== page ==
107182 - Upper KS2 High Ability [THIS DOCUMENT]
On 13/12/2021 we identified that this resource may be slightly outdated:
The resource makes visual references to Fawley Power Station; this has recently been demolished and is being redeveloped. The resource is still useable.
Mapping course changes, channel and navigation rules
This is a set of â€˜Geographical Skillsâ€™ resources focusing on mapping skills on land and at sea, including traffic regulation and hazards at sea. It is to be used in preparation of the trip on a Red Funnel Vehicle Ferry, during the trip and allows for in-depth research of hazards at sea after the trip. It engages students with the shipping traffic of the UKâ€™s Southern coastal region from Southampton Harbour via Southampton Water and the Solent to East Cowes on the Isle of Wight. As pre-visit tasks the resources enable students to develop their map reading skills by using 4 and 6 figure grid references and by comparing land maps like OS maps to specialised maps for shipping traffic like Admiralty Charts. The Solent Area is one of the busiest shipping areas of the UK and the traffic volume of leisure craft and commercial vessels has to adhere to shipping lanes marked by buoys and regulated by maritime Right of Way rules. Students will be able to acquaint themselves with the concept of internationally understood charts, buoys and markers, which basically indicate what lies invisibly below the surface of the sea and might pose a hazard to shipping. During the ferry trip students will have opportunity to apply this knowledge by tracking buoys and markers and following the ferry route by using land marks on the way. This includes working out why the ferry does not take the shortest route across the Solent and why large vessels have to stay in shipping lanes. Post-visit the shipping hazards which can be encountered near land can be explored by researching the fate of the beached Hoegh Osaka car carrier and the cruise liner Costa Concordia, shipwrecked off the coast of Italy. This is a crossâ€“over activity with e.g. PSHE because the immense human and material cost of such disasters and the involvement of human failure needs to be considered together with the geographical factors which led to these severe accidents. The resources promote the use of directional language and geographical vocabulary in context and under field work conditions. Students will have the opportunity to compare and contrast the shipping traffic with road traffic regulations. They are encouraged to discuss why movement on water is different to movement on land and in which way maritime traffic rules reflect this difference. The task is designed for students in upper key stage 2.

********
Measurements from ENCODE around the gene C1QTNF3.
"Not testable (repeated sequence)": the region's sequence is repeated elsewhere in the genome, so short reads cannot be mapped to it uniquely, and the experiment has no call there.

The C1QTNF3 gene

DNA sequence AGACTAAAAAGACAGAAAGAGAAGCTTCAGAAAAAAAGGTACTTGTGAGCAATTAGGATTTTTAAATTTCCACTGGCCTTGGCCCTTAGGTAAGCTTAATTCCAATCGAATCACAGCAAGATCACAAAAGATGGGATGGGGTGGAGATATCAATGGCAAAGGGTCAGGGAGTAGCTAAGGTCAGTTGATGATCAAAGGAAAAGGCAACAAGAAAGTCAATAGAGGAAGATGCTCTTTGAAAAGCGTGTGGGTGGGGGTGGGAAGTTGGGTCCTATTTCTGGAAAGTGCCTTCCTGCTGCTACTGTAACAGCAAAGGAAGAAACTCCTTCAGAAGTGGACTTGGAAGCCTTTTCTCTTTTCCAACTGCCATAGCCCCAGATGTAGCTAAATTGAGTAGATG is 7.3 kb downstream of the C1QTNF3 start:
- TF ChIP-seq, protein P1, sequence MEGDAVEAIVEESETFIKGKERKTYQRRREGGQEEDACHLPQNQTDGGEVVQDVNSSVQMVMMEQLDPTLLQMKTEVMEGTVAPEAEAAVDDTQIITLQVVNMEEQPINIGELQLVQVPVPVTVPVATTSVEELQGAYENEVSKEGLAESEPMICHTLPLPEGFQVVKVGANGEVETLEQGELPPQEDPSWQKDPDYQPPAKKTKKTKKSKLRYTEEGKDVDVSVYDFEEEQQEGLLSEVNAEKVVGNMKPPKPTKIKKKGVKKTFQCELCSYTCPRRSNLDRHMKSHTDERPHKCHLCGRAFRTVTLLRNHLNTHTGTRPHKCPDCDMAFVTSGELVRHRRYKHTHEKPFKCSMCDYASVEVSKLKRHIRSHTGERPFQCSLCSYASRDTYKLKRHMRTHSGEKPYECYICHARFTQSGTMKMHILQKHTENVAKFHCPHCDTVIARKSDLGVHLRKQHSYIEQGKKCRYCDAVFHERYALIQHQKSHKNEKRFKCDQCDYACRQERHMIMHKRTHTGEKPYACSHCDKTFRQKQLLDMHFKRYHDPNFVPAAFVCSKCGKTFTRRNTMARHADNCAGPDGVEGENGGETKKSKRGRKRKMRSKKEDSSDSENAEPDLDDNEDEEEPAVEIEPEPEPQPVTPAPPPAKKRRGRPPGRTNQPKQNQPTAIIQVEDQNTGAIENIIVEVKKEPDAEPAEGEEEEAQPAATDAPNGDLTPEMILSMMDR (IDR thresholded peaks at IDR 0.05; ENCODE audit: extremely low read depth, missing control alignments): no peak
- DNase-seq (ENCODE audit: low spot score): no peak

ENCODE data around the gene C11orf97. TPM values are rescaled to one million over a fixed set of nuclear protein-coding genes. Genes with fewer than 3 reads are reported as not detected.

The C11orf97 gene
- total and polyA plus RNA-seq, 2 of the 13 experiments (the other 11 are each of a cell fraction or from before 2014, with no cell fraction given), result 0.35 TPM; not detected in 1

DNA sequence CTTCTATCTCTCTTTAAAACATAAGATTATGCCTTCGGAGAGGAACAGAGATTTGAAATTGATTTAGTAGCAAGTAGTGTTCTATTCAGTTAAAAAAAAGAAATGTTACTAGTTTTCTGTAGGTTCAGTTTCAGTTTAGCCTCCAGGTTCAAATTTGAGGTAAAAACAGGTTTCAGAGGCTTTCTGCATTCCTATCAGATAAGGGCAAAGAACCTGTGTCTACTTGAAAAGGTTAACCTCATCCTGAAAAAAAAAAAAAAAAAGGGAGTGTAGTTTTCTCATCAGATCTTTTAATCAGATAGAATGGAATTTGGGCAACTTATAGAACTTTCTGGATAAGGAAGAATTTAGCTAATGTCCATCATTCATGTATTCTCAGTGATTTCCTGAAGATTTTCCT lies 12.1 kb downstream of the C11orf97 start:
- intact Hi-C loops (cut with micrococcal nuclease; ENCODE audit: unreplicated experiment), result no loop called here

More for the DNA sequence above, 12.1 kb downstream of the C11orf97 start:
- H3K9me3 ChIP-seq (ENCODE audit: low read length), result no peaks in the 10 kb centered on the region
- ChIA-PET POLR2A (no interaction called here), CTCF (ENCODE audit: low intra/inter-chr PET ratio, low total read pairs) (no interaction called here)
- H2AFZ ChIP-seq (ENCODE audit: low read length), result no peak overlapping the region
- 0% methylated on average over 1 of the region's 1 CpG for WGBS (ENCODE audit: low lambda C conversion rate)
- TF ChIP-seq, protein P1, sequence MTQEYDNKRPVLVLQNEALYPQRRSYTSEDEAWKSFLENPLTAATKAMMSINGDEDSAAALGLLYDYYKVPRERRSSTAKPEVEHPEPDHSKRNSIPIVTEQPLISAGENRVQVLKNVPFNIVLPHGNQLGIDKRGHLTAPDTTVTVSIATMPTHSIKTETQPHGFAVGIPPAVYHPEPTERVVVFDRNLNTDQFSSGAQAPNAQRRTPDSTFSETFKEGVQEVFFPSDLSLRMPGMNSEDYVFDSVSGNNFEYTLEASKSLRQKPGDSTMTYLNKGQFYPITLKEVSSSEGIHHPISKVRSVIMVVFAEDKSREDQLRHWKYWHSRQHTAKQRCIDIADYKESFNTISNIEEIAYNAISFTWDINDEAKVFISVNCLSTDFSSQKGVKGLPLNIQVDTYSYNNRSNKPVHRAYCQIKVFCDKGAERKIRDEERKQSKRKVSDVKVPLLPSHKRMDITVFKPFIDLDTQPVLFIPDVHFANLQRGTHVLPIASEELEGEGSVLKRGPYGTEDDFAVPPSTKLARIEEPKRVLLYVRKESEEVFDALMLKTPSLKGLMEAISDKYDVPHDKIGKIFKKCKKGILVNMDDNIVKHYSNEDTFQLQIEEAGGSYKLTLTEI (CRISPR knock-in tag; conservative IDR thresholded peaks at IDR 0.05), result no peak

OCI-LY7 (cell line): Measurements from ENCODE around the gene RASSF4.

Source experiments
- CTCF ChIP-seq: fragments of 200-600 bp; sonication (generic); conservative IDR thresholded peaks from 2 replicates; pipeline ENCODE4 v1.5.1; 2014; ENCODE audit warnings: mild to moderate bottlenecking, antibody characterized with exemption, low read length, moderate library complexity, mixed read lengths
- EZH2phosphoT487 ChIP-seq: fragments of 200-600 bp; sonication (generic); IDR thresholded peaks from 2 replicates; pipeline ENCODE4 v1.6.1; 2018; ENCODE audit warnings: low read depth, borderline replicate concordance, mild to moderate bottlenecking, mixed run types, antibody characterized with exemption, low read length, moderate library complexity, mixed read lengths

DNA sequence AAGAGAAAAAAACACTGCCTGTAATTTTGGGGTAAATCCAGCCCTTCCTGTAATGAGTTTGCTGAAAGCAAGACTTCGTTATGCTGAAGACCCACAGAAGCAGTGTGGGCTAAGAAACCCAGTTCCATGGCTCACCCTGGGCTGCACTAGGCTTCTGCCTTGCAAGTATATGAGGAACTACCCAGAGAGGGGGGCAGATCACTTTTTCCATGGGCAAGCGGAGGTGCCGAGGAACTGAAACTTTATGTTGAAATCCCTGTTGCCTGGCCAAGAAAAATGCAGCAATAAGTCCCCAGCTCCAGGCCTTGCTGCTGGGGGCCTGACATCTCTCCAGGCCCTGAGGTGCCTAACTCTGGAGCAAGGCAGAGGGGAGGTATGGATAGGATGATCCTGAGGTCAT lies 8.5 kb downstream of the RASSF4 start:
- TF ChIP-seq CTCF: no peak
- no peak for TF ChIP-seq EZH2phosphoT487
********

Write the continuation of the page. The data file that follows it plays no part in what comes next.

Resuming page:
Students will demonstrate and develop their understanding of different maps designed to serve different purposes, traffic rules and regulation at sea. They will demonstrate & develop use of descriptive, directional and geographical key vocabulary. They will practise co-operation skills. They will also develop geographical and a wider range of further skills depending on the depth of their research of the shipwrecked Hoegh Osaka and Costa Concordia.